Richard and Emma McFarlane Janet McFarlane

Wellington Lodge

RICHARD McFarlane is not letting the grass grow under his feet.

Although, after four long, very dry years, he is more than happy to see plenty of that sprouting on his property, Wellington Lodge, near Tailem Bend in South Australia.

The sixth generation of McFarlanes on the historic setting at the junction of the Murray and the Coorong, Richard and his wife, Emma, have set about returning it to its former grandeur with the purchase of almost 3000ha of adjoining country. Bringing the aggregation to a paddock or two under 9000ha. Which also means he needs cattle, a lot of cattle, to make the most of his purchase.

“The farm was broken up three generations ago, one of those things where various family members wanted their piece,” Richard said. “So the opportunity to get back this productive slice of adjoining country, it only settled on September 20, was too good to miss. “Fortunately this year there is a lot more water and the lake (Alexandrina) has filled again, so that is good timing.” Mind you, Richard has only seen his new land twice. He has been otherwise engaged artificially inseminating 600 Angus cows. Although this year has been easier – in normal seasons it would be 900-plus. “We have had to run the herd down because of the drought,” he said. “The past four years have been pretty tough in this corner of the state. “You would think with the lakes in your backyard that wouldn’t be the case but they all but disappeared.”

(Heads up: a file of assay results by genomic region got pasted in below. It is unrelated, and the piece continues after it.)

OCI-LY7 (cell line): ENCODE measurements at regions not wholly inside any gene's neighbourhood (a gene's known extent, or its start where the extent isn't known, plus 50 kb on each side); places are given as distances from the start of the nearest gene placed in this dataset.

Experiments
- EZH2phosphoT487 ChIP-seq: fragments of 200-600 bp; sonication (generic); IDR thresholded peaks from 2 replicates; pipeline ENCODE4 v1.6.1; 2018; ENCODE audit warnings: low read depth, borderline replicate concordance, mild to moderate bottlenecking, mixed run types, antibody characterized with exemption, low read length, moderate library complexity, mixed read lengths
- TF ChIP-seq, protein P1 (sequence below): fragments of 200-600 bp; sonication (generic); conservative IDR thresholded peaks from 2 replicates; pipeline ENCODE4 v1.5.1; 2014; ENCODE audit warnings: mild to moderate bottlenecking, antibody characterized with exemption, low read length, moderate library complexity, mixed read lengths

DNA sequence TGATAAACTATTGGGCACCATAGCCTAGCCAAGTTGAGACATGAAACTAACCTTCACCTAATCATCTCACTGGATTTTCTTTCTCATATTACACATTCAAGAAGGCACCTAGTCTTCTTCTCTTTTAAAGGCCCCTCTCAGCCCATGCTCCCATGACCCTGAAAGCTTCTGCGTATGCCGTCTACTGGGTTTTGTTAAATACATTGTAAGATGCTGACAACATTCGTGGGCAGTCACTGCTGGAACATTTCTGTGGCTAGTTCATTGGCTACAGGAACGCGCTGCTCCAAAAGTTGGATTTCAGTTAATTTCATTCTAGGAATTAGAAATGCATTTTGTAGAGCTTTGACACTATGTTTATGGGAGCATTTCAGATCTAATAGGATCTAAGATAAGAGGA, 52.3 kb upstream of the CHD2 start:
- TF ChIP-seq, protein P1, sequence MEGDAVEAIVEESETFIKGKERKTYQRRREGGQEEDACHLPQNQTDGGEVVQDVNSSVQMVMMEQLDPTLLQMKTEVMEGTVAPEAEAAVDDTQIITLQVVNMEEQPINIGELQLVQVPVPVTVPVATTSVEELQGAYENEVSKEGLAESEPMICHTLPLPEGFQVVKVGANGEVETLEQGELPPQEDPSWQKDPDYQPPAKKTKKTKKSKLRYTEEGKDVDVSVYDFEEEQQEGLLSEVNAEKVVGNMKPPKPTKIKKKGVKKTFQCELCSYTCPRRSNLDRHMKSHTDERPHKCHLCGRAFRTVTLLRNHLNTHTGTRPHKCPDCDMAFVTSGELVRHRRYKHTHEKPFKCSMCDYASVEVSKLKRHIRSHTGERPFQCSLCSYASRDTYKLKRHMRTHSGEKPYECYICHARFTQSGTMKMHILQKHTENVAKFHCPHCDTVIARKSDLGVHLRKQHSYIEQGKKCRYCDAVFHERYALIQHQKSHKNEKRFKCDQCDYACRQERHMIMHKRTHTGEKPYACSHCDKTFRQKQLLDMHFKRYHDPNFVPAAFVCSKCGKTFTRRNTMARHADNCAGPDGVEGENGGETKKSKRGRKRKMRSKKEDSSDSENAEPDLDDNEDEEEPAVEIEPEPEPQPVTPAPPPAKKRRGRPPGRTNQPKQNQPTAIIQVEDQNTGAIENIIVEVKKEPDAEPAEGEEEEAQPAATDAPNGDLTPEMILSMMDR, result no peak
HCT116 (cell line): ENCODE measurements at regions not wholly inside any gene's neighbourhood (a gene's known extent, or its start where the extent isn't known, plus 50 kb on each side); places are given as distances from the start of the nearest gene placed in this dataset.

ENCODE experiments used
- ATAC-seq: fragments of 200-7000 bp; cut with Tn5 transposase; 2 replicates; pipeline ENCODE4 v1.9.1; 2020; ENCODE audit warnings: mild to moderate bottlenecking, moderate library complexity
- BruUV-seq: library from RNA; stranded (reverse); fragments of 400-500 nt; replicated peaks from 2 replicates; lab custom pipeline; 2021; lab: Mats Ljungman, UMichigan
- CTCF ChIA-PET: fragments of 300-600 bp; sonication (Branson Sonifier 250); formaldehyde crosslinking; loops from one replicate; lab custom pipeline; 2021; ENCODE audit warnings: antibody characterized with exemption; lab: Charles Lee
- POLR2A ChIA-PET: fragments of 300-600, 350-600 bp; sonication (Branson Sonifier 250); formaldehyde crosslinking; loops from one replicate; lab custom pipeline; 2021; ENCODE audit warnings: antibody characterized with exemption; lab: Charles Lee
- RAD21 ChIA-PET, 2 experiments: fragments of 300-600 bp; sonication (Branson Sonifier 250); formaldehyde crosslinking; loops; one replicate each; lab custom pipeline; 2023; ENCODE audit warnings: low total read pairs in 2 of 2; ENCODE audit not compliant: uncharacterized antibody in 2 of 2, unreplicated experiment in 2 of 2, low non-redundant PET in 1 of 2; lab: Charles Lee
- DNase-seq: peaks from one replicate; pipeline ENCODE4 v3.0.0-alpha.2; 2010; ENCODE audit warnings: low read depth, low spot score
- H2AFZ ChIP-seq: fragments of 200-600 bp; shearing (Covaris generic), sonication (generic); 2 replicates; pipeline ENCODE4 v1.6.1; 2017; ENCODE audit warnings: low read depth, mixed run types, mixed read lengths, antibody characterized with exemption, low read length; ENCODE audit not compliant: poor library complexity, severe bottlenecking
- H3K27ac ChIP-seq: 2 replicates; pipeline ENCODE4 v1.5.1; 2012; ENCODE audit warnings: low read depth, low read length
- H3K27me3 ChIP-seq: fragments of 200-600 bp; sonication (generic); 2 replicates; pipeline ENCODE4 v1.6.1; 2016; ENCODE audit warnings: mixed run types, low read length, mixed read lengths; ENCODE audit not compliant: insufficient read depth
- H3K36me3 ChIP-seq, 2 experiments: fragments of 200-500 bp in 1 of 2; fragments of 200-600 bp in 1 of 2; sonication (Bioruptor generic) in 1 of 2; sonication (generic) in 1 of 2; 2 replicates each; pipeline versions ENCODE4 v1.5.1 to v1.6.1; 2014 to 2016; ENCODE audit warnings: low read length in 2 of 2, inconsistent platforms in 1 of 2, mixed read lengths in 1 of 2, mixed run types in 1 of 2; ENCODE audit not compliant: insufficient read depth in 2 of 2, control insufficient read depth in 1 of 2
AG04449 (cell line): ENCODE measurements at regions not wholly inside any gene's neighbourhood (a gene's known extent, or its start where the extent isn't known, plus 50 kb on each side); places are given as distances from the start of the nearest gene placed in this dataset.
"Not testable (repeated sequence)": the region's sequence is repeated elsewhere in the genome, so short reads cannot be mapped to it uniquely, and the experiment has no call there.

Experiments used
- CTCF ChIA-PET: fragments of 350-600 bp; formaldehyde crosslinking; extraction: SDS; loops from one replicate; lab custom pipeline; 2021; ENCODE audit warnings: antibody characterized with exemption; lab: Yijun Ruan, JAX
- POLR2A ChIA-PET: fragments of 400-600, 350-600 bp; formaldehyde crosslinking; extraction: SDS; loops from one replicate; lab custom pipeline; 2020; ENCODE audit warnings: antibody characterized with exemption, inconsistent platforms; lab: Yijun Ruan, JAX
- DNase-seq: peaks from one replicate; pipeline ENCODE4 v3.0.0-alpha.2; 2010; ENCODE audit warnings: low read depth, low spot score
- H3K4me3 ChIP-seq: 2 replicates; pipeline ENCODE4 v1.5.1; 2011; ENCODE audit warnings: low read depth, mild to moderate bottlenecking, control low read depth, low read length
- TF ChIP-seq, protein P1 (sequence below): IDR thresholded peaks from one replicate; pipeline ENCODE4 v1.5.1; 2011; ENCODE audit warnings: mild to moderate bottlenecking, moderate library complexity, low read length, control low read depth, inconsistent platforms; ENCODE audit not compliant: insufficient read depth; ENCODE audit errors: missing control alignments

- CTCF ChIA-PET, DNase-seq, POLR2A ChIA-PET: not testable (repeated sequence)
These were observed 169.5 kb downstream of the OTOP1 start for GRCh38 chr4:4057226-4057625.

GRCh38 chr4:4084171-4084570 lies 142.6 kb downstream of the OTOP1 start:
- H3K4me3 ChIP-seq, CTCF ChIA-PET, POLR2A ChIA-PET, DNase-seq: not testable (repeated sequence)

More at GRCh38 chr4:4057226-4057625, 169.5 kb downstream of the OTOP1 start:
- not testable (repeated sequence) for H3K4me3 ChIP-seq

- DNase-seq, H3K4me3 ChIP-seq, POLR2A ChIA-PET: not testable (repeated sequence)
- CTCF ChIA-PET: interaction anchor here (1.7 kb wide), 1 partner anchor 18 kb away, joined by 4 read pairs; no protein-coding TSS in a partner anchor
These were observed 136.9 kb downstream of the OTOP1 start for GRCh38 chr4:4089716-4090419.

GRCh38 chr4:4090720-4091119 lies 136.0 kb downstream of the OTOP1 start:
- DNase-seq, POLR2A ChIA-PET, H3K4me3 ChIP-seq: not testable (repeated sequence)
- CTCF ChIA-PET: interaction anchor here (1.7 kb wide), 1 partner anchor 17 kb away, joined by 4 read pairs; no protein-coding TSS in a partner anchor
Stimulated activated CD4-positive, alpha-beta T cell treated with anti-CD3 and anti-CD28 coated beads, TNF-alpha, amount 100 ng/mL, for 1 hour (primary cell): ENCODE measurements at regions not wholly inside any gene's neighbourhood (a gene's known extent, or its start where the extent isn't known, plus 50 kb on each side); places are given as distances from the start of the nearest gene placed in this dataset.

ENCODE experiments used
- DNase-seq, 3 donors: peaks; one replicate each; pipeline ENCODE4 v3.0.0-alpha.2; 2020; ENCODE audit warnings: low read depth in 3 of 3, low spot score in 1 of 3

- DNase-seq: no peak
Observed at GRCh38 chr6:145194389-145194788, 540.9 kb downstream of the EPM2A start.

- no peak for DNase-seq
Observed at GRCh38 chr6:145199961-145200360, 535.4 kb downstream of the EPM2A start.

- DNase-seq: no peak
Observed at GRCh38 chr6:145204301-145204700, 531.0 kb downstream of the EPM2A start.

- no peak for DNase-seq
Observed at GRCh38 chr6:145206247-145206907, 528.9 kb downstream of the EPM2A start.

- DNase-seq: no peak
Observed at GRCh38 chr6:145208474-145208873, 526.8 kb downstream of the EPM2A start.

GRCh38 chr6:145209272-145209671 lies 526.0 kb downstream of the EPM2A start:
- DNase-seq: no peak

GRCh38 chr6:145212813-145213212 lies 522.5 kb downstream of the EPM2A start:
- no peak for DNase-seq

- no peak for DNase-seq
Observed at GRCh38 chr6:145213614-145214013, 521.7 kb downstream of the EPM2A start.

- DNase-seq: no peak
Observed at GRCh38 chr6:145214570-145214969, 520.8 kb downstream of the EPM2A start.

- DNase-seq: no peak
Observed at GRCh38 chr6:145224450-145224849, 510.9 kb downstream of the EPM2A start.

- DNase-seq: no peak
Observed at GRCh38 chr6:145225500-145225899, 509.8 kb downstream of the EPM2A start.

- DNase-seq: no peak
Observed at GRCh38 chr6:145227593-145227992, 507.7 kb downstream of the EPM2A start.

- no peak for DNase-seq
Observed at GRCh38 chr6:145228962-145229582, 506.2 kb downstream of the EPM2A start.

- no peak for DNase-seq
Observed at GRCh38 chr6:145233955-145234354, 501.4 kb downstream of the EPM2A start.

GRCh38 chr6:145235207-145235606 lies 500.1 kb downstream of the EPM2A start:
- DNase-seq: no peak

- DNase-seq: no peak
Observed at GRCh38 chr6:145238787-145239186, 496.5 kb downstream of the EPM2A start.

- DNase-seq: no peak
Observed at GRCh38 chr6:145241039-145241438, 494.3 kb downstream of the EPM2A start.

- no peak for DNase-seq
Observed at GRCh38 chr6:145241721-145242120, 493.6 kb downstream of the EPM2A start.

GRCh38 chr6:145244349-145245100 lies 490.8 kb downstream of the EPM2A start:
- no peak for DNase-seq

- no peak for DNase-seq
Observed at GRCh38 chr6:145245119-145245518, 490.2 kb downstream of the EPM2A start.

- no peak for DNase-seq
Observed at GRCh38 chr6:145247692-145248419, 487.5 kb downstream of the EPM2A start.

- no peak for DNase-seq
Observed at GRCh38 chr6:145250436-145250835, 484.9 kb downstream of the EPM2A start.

Wellington Lodge was a foundation member of the Team Te Mania commercial alliance, giving it access to the cutting edge genetics coming out of Mortlake’s Te Mania Angus. Which explains the total AI policy. “Since joining Team Te Mania we have been able to fast-track the genetic profile of our herd at a speed no-one would have thought possible only a few years ago,” Richard said.

My parents, Keith and Janet, took us into the Team in the 1990s and we have not looked back. “It means our steers are sought after by feedlots, with most going straight to Rangers Valley, which wants them for their structure, their growth, yield and marbling.

“But it also makes Wellington Lodge females just as sought after.” Last December, for the first time, Richard entered the Southern Angus Breeders Sale at Naracoorte, winning best-presented pen of pregnancy-tested-in-calf heifers with a line of 17 along the way. So he is planning a return visit this year.

They also sell females in the Team Te Mania online commercial female sale in autumn, as well as in other female sales in South Australia.